You take the cycle road...
...and you will get a naturally air-conditioned perspective on the Scottish Highlands. Jane Drinkwater took a 190-mile spin through the hills and the heather
Sunday 18 October 1998
With a day's cycling ahead we did not want to risk a poor night's sleep so we headed straight to the train bar for a whisky which we sipped over a game of cards. We need not have worried - the two-bed sleeping carriages were cosy, the bed linen crisp, and a couple of complimentary washbags were waiting to be plundered.
Another nice touch was breakfast in bed - a coffee and croissant eaten with the Cairngorms rolling by in the near distance. Sure enough there was mist between the hills, but the patchy blue sky suggested perfect cycling weather.
After saddling our mountain bikes with panniers (packing reduced to a minimalist art) we set off on our ride from Inverness to Stirling - a staggering 190 miles. Our first stop was a cafe about a mile from Inverness station where we ordered a large fry-up - with a 65-mile cycle ahead a croissant and coffee wouldn't last.
Cycling 190 miles in three days is not everybody's idea of a break but the route takes a similar course as the rail track so you can tailor your trip according to your stamina level. If hell-for-leather cycling doesn't appeal you can meander through a few Highland towns at a more civilised pace or visit one of the whisky distilleries in the area which are open to the public. Blair Atholl and Pitlochry are about 92 and 99 miles from Inverness and the sleeper stops at both. Whatever your pace, the scenery along the Scottish national cycle route is spectacular whether its the backdrop of the purple heather-covered Grampians, the rolling green hills of Stirlingshire, or the industrial archaeology around Glasgow.
Only three miles out of Inverness and you are in the Forest of Culloden, skirting the famous battleground. With a seven-hour battle of our own ahead we pressed on, bracing ourselves for the big hills. Sustrans, the Bristol-based charity which has lottery funding to set up a National Cycle Network across Britain, have signposted the route which takes you along minor roads, bridleways and disused railways (and the busy A9 in a couple of places.) When completed in 2000, the backbone of the National Cycle Network will run from Inverness to Dover.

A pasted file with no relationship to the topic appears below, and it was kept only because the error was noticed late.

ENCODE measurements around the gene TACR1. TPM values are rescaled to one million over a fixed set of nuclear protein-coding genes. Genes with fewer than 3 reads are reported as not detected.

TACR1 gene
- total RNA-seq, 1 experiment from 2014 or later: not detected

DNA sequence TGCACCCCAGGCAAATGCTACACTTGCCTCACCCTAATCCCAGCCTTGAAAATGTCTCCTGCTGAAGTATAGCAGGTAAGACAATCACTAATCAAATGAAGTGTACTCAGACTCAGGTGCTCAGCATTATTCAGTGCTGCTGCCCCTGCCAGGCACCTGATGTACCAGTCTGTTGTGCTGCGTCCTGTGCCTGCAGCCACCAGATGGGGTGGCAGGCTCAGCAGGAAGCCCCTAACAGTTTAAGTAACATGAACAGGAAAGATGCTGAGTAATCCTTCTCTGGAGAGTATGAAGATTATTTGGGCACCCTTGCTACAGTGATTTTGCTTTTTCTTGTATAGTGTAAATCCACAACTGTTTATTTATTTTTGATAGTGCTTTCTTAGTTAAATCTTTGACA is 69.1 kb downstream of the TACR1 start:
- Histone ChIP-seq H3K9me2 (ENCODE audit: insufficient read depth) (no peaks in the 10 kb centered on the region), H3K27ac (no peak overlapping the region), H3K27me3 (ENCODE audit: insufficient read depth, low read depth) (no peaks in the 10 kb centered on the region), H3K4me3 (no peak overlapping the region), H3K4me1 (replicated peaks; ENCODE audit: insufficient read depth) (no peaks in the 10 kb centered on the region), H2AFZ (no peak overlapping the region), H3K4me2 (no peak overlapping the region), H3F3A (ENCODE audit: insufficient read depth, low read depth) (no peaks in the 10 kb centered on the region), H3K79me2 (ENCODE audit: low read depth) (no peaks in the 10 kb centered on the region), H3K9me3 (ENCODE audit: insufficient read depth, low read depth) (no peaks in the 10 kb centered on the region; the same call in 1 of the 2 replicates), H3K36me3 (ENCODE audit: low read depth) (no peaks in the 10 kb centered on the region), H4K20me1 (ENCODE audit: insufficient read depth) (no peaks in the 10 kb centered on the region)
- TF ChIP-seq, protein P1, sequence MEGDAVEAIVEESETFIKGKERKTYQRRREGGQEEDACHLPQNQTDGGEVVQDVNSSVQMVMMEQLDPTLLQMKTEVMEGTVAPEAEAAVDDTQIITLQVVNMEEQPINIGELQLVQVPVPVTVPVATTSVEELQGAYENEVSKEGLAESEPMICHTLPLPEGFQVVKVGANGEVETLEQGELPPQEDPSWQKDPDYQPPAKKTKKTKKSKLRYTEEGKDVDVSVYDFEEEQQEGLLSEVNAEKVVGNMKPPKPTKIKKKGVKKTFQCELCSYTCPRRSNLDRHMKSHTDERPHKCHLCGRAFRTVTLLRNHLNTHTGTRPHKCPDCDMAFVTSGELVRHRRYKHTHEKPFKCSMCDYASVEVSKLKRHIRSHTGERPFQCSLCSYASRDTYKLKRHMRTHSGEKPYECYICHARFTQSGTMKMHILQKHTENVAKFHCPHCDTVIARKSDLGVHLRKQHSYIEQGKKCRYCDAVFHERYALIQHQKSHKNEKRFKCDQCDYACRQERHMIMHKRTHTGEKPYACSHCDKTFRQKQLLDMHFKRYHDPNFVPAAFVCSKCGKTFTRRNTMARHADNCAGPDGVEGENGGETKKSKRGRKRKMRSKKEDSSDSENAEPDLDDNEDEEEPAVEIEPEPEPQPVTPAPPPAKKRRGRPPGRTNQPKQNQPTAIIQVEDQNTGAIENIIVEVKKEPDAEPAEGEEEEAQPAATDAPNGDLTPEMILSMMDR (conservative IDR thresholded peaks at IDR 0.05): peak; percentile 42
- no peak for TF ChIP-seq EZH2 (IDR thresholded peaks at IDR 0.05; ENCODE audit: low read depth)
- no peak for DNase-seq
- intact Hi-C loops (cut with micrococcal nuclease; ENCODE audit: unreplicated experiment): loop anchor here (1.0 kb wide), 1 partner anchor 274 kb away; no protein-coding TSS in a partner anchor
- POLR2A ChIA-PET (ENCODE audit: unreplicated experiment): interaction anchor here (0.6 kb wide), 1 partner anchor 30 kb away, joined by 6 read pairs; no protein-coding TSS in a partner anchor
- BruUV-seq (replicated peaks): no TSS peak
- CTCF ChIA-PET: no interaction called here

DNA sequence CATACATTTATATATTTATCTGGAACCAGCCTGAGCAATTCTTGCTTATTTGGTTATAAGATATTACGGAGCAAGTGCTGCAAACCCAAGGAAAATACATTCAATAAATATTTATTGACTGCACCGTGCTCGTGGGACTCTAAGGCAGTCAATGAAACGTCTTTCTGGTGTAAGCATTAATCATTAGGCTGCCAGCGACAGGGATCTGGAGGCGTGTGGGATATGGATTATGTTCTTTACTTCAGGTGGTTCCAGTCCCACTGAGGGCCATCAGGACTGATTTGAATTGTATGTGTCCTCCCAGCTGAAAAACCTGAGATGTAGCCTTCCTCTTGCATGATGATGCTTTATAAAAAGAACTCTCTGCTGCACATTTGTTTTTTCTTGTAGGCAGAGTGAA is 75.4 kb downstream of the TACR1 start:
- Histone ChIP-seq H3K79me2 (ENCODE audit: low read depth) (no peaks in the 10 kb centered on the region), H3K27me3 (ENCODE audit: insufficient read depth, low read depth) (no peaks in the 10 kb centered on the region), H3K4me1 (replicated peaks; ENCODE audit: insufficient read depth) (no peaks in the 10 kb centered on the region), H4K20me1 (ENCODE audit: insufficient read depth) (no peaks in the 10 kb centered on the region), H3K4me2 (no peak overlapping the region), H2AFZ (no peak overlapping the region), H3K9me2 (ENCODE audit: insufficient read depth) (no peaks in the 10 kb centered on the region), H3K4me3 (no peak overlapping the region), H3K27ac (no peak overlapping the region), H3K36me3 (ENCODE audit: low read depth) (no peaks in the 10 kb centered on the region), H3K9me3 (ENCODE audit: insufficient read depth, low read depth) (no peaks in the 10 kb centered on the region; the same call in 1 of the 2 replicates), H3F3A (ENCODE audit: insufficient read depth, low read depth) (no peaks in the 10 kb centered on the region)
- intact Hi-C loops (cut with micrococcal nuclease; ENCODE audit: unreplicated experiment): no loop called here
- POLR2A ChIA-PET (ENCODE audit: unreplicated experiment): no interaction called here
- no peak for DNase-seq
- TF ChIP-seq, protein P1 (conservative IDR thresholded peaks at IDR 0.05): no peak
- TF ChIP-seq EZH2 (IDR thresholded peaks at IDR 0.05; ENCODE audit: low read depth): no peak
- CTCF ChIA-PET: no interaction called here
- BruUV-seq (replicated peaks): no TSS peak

After a hefty lunch of venison stew and chips, and a pint of 80-shilling ale, we picked up the route along the River Spey. The trout were jumping, the Spey was an ink-like swirl, and downriver a few gents in full wading regalia were exhibiting their casting skills. The stresses and strains of London living were falling by the thistled wayside.
The second day was a different story. The "official" Sustrans route follows the busy A9 for about 12 miles after Dalwhinnie so we opted to go over Glen Tromie and descend through the Forest of Atholl. Fine for mountain bikes, bad for racers. The bridleway ascent took us into remote territory - the mountain ridges above us were jagged, the lower slopes occasionally dappled with deer glancing over to see who had invaded their territory. The only signs of civilisation were a couple of hunting lodges. The sun struggled to penetrate the granite valley, but when it broke through the loch-side area was washed in blues, purples and greens.
The cycling was tough because the glen acted as a funnel for a strong headwind which created white horses on the loch, but frayed our nerves. Expecting to arrive at a pub by 1pm, the three of us stumbled in with sore knees at 3pm - ready to devour the menu.
We had expected to see more birds of prey in such remote territory but the main impression of wildlife came from the large number of dead rabbits on the road - even the disused A9, which has been overrun with weeds and cyclists, had its fair share of the corpses.